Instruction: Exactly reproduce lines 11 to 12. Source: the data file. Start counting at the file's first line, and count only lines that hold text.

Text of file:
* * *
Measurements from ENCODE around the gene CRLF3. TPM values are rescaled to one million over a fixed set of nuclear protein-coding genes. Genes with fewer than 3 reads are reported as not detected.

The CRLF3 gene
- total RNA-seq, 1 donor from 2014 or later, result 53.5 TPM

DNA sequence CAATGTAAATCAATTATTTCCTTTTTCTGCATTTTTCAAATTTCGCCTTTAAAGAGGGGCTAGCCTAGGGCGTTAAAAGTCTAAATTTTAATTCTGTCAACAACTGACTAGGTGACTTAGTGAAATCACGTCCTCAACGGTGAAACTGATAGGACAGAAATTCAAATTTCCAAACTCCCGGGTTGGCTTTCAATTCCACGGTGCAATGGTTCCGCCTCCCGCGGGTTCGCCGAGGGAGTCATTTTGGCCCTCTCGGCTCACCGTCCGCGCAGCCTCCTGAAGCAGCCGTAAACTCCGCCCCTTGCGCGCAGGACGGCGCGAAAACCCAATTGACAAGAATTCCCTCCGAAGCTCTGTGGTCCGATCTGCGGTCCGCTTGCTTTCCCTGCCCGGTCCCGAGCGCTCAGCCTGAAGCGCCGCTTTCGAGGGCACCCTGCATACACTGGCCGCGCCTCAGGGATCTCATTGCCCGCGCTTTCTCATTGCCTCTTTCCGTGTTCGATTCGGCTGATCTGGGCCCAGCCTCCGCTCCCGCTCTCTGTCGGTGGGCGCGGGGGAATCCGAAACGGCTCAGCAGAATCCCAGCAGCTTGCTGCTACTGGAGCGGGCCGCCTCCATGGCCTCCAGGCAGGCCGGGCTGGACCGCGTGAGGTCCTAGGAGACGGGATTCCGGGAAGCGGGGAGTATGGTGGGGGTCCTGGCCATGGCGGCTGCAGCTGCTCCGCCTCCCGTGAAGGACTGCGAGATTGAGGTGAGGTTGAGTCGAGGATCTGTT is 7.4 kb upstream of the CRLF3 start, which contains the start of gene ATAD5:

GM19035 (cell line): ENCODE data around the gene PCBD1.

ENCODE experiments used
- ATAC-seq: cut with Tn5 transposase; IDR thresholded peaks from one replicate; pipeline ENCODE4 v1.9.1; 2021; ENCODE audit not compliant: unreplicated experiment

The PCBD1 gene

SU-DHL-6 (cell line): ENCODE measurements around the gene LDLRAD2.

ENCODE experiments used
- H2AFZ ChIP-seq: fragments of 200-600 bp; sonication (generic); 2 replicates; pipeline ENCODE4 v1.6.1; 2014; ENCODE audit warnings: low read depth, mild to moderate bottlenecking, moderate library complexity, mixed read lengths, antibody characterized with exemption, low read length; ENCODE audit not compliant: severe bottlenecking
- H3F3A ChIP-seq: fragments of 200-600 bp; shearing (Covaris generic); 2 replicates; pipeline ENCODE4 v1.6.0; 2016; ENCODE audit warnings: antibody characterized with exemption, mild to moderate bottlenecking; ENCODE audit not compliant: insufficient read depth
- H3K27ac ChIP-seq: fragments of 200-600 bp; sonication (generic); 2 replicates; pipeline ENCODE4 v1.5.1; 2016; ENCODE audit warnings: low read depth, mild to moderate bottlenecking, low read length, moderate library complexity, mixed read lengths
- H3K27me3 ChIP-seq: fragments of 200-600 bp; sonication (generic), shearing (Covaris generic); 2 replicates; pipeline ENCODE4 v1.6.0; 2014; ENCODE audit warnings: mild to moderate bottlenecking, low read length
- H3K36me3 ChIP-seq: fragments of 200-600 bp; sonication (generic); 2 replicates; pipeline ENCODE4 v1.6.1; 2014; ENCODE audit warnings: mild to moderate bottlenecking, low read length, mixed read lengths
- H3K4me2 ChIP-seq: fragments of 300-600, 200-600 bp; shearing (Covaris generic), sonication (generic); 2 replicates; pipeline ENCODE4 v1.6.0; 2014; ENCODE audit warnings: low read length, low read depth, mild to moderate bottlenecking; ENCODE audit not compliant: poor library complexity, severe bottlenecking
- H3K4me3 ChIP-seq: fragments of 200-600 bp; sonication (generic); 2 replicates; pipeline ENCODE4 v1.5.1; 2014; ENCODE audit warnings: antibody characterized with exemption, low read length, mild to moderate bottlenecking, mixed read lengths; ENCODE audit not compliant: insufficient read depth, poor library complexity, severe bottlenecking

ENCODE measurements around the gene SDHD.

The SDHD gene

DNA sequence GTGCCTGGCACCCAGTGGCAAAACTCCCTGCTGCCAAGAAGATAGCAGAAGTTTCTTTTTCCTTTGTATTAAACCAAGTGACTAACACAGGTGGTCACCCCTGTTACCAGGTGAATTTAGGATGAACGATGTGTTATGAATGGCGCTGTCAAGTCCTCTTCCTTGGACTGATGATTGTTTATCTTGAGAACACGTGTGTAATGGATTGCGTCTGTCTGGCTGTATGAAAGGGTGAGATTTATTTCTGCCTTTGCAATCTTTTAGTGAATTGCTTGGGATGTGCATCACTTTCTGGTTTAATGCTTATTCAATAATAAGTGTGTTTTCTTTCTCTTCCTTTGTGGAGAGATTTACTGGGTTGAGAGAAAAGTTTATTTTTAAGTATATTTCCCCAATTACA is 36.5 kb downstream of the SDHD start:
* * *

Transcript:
- H2AFZ ChIP-seq: fragments of 200-600 bp; sonication (generic); 2 replicates; pipeline ENCODE4 v1.6.1; 2014; ENCODE audit warnings: low read depth, mild to moderate bottlenecking, moderate library complexity, mixed read lengths, antibody characterized with exemption, low read length; ENCODE audit not compliant: severe bottlenecking
- H3F3A ChIP-seq: fragments of 200-600 bp; shearing (Covaris generic); 2 replicates; pipeline ENCODE4 v1.6.0; 2016; ENCODE audit warnings: antibody characterized with exemption, mild to moderate bottlenecking; ENCODE audit not compliant: insufficient read depth